• Your content has been detected as spam by a mail transfer agent (MTA), spam filter, or MTA protection software. In this scenario, you must change your email style and content.

The receiving mail server bans the sender when the hard bounce rate reaches 5%.

Boost subscriber engagement

The better your user engagement rate, the more positively mailbox providers will perceive you.

Launch re-engagement efforts on a regular basis for subscribers who haven’t been engaged in a long time. To begin, identify subscribers who may be considered inactive, such as those who have not opened or clicked on your emails in three or six months.

Then, split inactive users between those who have purchased anything from you and those who have not, and send various re-engagement email messages to each category.

Re-engagement programs come in a variety of flavors. For example, you might provide a discount or a selection of the most intriguing material from the previous month.

Cleaning your email list by eliminating individuals who did not respond to your re-engagement efforts can help you battle poor engagement rates and start seeing higher deliverability rates.

Pay attention to your email content

Spam is combated by mailbox providers employing automated filtering technology. Some of them examine every element of your email to determine if it should be tagged as spam or delivered to the inbox of a user. The footer, header, HTML code, subject line, URLs, text-to-image ratio, spam terms, attachments, and other components are all examined.

There are programs that can check your email for potentially dangerous components before you send it. Mail-Tester, for example, evaluates your message for formatting and broken links, analyses your email server, and compares your IP address to common blacklists.

With a score from 0 to 10 — the higher the score, the better — the program also gives data on what is correctly configured and what is missing or incorrect.

Here is a list of Don’ts for effectively passing a spam traps filter:

  • Don’t use sophisticated programs like ActiveX, JavaScript, VBScript, Frames, Java applets, and Iframes from external and Meta and CSS Refresh websites.
  • Use of abbreviated URLs or link redirections is not permitted. Mailbox providers are on the lookout for these methods, which are frequently used by spammers to conceal legitimate connections.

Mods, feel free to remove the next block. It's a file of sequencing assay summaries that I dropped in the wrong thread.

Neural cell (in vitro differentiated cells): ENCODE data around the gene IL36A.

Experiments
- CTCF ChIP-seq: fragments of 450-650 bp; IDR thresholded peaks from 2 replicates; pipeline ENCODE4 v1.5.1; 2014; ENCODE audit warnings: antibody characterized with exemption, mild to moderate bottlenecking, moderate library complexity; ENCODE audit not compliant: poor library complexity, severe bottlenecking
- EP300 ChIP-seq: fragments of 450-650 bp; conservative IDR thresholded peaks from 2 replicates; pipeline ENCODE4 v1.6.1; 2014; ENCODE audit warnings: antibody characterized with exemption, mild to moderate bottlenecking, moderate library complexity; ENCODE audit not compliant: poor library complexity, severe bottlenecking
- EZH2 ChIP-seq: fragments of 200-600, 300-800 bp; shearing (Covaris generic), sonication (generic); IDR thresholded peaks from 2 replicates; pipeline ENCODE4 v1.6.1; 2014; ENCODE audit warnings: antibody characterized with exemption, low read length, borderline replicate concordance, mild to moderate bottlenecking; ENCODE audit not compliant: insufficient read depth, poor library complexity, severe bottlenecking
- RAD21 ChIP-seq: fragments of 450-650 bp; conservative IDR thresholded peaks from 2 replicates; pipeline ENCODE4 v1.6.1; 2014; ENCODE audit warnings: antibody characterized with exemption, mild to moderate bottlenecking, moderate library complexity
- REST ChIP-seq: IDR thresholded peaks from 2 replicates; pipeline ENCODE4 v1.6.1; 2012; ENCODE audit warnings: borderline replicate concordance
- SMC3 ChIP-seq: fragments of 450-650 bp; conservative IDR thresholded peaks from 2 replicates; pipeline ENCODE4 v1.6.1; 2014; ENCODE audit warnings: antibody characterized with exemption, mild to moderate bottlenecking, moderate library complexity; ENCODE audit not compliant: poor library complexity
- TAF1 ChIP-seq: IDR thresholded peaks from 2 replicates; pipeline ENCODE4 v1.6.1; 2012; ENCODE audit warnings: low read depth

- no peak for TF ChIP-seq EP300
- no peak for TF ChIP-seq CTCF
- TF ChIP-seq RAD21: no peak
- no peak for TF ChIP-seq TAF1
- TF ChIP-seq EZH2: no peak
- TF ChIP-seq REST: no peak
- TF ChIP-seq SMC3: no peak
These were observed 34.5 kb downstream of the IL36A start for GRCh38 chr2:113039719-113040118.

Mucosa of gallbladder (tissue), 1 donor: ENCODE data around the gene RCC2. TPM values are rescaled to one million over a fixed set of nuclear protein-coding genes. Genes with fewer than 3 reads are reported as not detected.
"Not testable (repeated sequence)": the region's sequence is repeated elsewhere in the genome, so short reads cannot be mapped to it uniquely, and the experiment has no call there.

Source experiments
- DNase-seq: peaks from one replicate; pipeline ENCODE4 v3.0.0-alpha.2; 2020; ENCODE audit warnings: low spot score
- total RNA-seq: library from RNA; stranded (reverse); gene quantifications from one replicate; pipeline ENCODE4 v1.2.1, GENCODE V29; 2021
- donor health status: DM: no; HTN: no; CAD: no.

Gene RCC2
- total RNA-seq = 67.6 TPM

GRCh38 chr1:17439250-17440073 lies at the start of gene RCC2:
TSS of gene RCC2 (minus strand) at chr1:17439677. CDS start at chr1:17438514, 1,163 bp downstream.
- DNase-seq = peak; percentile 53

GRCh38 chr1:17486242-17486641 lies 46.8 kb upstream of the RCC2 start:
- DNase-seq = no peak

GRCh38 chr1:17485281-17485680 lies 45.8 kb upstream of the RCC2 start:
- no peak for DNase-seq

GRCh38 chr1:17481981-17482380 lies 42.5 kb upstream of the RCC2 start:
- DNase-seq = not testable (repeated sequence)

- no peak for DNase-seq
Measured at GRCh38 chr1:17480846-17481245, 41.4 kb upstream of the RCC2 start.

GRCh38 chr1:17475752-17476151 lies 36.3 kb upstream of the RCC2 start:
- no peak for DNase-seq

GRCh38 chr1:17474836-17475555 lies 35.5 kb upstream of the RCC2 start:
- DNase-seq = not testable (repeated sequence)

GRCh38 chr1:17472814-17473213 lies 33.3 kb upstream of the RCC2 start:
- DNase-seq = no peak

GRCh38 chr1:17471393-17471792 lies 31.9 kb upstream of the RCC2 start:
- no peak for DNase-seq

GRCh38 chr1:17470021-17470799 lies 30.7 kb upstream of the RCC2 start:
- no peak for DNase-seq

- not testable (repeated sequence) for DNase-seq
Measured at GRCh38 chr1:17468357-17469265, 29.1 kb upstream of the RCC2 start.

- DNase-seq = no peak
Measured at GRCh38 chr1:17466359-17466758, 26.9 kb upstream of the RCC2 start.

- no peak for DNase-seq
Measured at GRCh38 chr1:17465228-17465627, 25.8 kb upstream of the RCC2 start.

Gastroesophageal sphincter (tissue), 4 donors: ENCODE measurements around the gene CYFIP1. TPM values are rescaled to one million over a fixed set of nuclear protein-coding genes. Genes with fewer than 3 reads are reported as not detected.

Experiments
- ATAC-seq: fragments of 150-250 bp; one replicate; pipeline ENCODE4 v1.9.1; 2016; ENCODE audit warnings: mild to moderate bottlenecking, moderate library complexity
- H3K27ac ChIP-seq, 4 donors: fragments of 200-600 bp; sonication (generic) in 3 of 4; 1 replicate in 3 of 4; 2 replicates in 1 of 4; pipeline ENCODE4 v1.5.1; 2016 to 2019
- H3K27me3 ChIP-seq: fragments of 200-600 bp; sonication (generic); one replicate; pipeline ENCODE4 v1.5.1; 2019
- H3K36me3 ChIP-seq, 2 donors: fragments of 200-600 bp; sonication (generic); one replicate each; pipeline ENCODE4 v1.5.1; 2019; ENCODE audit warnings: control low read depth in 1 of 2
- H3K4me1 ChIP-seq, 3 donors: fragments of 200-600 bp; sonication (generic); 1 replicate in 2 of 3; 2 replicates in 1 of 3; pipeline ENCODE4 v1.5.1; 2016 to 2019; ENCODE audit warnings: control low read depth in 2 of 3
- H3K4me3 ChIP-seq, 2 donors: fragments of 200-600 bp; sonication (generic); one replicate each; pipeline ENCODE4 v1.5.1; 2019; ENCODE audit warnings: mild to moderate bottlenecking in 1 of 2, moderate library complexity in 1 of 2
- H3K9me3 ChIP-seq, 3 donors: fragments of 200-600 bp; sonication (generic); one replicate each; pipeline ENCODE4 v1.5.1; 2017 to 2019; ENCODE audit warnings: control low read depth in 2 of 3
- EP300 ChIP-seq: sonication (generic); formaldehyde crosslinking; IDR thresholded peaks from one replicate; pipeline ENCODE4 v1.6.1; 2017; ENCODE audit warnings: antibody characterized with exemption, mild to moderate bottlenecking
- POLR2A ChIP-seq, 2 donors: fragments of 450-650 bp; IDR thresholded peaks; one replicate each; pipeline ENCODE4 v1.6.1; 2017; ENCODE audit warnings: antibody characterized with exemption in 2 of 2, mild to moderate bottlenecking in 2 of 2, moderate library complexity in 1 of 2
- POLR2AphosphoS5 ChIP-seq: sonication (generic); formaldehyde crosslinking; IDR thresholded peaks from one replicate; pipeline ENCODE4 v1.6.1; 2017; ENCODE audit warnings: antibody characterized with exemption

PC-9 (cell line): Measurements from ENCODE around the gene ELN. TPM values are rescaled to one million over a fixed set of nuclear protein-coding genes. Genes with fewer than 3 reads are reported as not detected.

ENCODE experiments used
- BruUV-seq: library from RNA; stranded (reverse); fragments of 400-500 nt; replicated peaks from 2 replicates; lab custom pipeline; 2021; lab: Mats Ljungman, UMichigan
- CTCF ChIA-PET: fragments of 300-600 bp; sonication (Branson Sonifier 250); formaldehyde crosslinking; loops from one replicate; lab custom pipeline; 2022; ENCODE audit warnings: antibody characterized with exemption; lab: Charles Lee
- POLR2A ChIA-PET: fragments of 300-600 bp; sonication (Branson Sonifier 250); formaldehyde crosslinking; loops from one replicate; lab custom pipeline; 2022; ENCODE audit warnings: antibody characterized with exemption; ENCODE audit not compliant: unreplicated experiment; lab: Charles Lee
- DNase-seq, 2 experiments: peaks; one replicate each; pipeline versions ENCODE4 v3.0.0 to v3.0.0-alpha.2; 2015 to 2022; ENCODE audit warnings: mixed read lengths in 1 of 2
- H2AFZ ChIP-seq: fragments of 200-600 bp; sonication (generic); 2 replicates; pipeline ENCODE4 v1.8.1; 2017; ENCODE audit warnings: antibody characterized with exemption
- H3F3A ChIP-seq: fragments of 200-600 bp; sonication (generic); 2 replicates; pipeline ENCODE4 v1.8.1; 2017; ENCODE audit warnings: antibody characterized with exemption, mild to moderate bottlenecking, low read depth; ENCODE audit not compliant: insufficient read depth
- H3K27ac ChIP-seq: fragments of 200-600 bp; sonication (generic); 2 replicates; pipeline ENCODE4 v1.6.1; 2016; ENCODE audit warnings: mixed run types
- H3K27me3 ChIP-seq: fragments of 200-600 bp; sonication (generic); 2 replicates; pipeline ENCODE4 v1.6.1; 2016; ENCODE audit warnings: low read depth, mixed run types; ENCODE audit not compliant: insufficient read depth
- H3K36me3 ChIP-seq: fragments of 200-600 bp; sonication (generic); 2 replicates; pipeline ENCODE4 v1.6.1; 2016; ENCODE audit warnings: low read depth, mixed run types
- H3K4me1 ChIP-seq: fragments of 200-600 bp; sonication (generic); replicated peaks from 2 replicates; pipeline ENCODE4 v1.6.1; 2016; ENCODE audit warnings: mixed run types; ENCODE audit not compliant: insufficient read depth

• Don’t use spam terms in your subject line or email body. There are several lists of spam traps trigger phrases on the internet, with the most popular recently being: blockchain, sale, price, free, and so on.
  • You should never use exclamation marks excessively. Exclamation points do not express your excitement; rather, they serve as a red signal for spam filters. Such subject lines are similar to those used in spam emails to defraud recipients.
  • Don’t overdo it with the caps lock. When it comes to spam traps, using all capitals in a subject line is a game over. To bring attention to your subject line, experiment with different copywriting formulae, psychological tricks, or emojis.
  • Don’t overdo it with pictures. A great practice is to keep the text-to-image ratio around 80/20. Senders with a strong reputation and a large number of interested subscribers may, of course, utilize more pictures. An image-only email, on the other hand, is never pardoned by spam filters.
  • Don’t forget to double-check your HTML. Broken HTML might result in a poorly displayed message and complaints.

The bottom line

Use the following checklist to keep emails from getting to spam traps:

  • Check that your DKIM, SPF, and DMARC records are appropriately configured.
  • Create a consistent sender identity by selecting a suitable IP address and sending domain. Slowly warm up a fresh IP address with a minimal transmit volume. Sending too many emails from an unwarmed-up IP address might easily result in your emails ending up in the spam bin.
  • Using dependable technologies, you can keep track of your sender’s reputation.
  • Compile a high-quality mailing list. Only send your emails to those who’ve given you permission to do so. Sending emails to inactive users jeopardizes your sender’s reputation.
  • Check the blacklists for your transmitting IP and domain. Consider utilizing a double opt-in subscription technique to prevent winding up on one.
  • To eliminate incorrect email addresses and unknown people from your database, run your mailing list via email validators.
  • To fight poor engagement rates, launch re-engagement email campaigns and provide relevant information.
  • Remove harsh bounces and investigate the sources of gentle bounces.
  • Pay attention to the content and style of your emails, and eliminate spam-related aspects.

Be a good email sender, pay attention to the causes of low deliverability, and enjoy seeing your email efficiency increase.